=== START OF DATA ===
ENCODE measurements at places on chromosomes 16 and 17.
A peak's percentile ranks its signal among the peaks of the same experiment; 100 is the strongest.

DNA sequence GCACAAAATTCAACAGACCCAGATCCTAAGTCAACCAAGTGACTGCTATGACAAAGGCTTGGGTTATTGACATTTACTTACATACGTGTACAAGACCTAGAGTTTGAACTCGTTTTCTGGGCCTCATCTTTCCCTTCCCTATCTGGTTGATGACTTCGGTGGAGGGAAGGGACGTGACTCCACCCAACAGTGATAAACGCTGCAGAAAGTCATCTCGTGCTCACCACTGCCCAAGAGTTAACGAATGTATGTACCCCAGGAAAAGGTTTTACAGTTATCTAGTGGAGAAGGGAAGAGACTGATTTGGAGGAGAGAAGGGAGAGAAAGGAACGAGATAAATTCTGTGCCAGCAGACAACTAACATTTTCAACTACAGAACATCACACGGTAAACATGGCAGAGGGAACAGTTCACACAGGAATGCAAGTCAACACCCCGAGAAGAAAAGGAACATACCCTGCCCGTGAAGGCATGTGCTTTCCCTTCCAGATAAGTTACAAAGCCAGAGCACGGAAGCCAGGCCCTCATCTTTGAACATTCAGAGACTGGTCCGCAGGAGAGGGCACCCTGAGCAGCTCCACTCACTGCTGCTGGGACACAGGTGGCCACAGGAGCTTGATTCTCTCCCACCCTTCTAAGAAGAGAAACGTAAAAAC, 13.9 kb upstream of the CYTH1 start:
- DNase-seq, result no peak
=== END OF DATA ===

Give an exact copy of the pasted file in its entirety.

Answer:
ENCODE measurements at places on chromosomes 16 and 17.
A peak's percentile ranks its signal among the peaks of the same experiment; 100 is the strongest.

DNA sequence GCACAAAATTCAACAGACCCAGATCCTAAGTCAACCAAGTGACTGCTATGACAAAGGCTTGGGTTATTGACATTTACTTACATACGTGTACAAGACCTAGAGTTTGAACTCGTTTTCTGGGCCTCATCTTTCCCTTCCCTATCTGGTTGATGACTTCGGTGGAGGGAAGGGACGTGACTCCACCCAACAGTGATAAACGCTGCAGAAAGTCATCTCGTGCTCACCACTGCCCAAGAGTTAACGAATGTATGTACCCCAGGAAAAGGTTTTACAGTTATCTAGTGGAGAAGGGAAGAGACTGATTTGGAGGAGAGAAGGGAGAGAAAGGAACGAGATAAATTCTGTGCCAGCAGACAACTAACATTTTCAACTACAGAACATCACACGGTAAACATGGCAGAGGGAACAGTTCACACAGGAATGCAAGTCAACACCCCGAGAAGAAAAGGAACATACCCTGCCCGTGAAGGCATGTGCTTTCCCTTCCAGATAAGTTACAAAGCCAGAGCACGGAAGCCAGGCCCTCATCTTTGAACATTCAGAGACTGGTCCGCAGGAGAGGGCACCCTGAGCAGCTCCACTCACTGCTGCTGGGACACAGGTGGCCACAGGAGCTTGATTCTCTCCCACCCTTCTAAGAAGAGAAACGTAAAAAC, 13.9 kb upstream of the CYTH1 start:
- DNase-seq, result no peak